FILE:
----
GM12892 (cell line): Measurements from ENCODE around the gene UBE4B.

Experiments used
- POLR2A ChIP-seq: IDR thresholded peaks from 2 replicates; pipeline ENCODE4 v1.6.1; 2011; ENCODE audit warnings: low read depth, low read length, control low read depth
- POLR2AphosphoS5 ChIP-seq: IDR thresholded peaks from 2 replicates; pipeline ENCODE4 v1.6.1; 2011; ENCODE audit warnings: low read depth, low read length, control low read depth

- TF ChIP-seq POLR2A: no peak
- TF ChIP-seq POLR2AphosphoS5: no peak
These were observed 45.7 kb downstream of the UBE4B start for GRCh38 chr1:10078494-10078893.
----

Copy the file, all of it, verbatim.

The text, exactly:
GM12892 (cell line): Measurements from ENCODE around the gene UBE4B.

Experiments used
- POLR2A ChIP-seq: IDR thresholded peaks from 2 replicates; pipeline ENCODE4 v1.6.1; 2011; ENCODE audit warnings: low read depth, low read length, control low read depth
- POLR2AphosphoS5 ChIP-seq: IDR thresholded peaks from 2 replicates; pipeline ENCODE4 v1.6.1; 2011; ENCODE audit warnings: low read depth, low read length, control low read depth

- TF ChIP-seq POLR2A: no peak
- TF ChIP-seq POLR2AphosphoS5: no peak
These were observed 45.7 kb downstream of the UBE4B start for GRCh38 chr1:10078494-10078893.